SKIDMORE CHRISChris Skidmore is the Member of Parliament for Kingswood and a Member of the Health and Education Select Committees.  
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an extended period of silence Andy Burnham has finally stuck his head above the
parapet on twitter, repeating predictions he first made in 2011 that the NHS is
at death’s door. Only this time, apparently ‘this time we mean it’.

less than 140 characters, it seems that Burnham, still damaged from the Francis
report’s horrific conclusions into Labour’s tenure at the department, has torn
whatever remaining credibility he had to shreds. Last year I took a
retrospective look at the ridiculous claim he’d made when the Health and Social
Care Bill was going through parliament that there were only ‘72 hours’ to save
the NHS. Months later, with the Bill passed, it was clear his predictions of
death had been premature.

I noted ‘the political debate ended up becoming more about paranoid speculation
than the practical content of the bill itself, with Andy Burnham championing
the interests of the middle-managers rather than professionals and patients,
claiming that there was "72 hours to save the NHS". For someone who
in the final months of the Labour government was championing GP-led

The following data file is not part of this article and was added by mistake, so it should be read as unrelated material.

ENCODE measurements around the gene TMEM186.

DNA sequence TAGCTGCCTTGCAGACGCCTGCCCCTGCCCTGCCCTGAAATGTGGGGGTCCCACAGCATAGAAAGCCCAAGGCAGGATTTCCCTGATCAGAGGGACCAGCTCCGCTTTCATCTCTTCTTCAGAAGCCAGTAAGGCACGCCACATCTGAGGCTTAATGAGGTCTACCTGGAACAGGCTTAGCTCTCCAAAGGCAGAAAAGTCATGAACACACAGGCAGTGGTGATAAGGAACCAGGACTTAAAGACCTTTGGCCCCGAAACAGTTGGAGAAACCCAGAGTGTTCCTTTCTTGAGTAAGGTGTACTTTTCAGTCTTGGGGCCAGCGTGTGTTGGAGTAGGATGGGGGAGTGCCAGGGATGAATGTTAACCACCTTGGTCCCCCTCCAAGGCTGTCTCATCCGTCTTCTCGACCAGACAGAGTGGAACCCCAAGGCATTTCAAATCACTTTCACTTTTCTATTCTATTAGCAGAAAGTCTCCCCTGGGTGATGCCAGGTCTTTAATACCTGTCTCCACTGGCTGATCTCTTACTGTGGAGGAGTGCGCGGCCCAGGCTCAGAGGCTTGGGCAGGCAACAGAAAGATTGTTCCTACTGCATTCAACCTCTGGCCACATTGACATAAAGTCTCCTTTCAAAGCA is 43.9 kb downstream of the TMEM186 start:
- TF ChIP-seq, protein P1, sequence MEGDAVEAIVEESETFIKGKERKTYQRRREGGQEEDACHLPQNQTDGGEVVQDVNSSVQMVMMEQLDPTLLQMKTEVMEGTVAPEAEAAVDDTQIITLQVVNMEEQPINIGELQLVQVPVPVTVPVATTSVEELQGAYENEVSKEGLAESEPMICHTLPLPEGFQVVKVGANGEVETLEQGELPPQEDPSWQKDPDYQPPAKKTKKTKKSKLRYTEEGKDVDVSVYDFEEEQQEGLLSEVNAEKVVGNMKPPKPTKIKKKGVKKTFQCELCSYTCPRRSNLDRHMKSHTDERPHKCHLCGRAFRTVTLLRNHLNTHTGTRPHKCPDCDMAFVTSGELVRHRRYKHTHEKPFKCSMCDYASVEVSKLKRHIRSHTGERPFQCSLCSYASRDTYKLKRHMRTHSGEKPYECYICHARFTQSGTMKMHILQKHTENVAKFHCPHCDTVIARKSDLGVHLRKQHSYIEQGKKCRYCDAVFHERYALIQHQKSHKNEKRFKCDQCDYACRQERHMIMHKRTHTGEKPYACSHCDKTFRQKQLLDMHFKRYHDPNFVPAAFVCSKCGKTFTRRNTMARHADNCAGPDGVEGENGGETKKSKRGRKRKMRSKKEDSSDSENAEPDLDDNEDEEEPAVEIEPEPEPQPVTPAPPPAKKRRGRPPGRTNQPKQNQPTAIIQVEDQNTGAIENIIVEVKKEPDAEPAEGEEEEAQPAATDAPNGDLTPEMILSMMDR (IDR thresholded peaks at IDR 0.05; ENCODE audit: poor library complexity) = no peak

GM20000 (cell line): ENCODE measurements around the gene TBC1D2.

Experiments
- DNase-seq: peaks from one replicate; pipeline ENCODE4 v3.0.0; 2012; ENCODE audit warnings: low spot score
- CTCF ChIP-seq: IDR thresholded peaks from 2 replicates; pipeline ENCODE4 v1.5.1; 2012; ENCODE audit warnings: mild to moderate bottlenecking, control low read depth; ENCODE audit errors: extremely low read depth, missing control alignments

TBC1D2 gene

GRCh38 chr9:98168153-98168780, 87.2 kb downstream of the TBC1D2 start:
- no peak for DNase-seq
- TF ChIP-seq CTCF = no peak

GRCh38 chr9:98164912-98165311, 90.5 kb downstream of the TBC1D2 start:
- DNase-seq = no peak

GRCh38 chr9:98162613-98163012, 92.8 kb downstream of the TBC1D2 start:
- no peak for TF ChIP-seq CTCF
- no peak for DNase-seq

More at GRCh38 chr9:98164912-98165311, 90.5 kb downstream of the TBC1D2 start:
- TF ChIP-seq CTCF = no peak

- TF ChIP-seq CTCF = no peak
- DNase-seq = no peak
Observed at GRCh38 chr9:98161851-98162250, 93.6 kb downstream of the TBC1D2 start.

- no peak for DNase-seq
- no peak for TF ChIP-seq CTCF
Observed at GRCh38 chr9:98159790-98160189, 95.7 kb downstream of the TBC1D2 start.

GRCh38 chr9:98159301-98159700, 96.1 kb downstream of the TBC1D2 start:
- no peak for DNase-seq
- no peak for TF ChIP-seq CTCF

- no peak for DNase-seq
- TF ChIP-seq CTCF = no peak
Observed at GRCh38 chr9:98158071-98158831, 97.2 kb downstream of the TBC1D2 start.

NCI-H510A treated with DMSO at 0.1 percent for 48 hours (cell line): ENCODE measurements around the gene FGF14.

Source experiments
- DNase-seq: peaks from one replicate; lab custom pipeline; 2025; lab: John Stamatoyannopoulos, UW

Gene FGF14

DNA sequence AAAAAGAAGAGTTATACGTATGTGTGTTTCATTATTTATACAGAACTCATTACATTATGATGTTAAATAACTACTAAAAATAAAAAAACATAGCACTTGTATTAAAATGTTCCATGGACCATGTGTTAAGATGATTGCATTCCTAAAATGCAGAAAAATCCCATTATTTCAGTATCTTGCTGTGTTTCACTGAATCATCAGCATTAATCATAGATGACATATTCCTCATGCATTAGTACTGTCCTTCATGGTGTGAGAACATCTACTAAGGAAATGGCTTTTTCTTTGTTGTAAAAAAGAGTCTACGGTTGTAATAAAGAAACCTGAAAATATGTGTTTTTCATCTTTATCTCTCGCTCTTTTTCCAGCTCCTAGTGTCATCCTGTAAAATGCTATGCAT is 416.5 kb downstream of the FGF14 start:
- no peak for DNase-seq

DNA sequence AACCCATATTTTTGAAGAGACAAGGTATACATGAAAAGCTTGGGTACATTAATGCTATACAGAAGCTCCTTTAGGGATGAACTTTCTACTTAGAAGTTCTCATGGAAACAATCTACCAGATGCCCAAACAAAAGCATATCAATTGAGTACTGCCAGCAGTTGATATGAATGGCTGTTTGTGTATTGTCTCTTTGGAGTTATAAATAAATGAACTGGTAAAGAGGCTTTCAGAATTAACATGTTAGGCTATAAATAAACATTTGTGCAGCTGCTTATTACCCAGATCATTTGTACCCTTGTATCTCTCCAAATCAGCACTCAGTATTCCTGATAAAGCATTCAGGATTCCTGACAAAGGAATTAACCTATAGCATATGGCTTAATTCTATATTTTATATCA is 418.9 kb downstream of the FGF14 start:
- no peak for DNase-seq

commissioning, it was an unfortunate corner to be backed into. Months on, the
NHS remains alive and well’ (Conservative Home, 29 August 2012).

in this late hour with the Act about to take full effect, Andy Burnham has
extended his 72 hour deadline, set all the way back in 2011, to the 18th
of March 2013. On Twitter he has claimed, in a move which could be mistaken for
parody, that there are now just ‘two weeks to save the NHS (and this time we mean

is left wondering why on earth Andy Burnham would make himself look foolish
again by repeating ridiculous claims that the NHS is on its deathbed? Could he
be trying to distract from the ongoing Mid Staffs scandal which he has been
keeping so quiet about?  As I wrote two weeks ago he was the health
minister who recommended the Trust be awarded the prized accolade of Foundation
Trust Status. More disturbingly he was then involved in keeping the true scale
of the tragedy quiet; a total of 81 requests for a full public enquiry being
ignored while he and Alan Johnson were in charge of the Department. In the two
years after the crisis was revealed and calls for a public enquiry were being
ignored ‘2,800 more people had died than would be expected [across the NHS].
One cannot escape the fact that had we not had to wait two years for a full
inquiry we could have learnt the lessons earlier; without question lives could
have been saved’ (Conservative Home, 24 February 2013).
Yet until now all he has offered is silence.

The tactic may now have changed but the strategy
remains the same. Andy Burnham will do anything to avoid facing up to the
appalling failure which happened under Labour’s watch and as a result of their
policies. The problem with all this shroud waving is that, like the boy who
cried wolf, no one will believe him.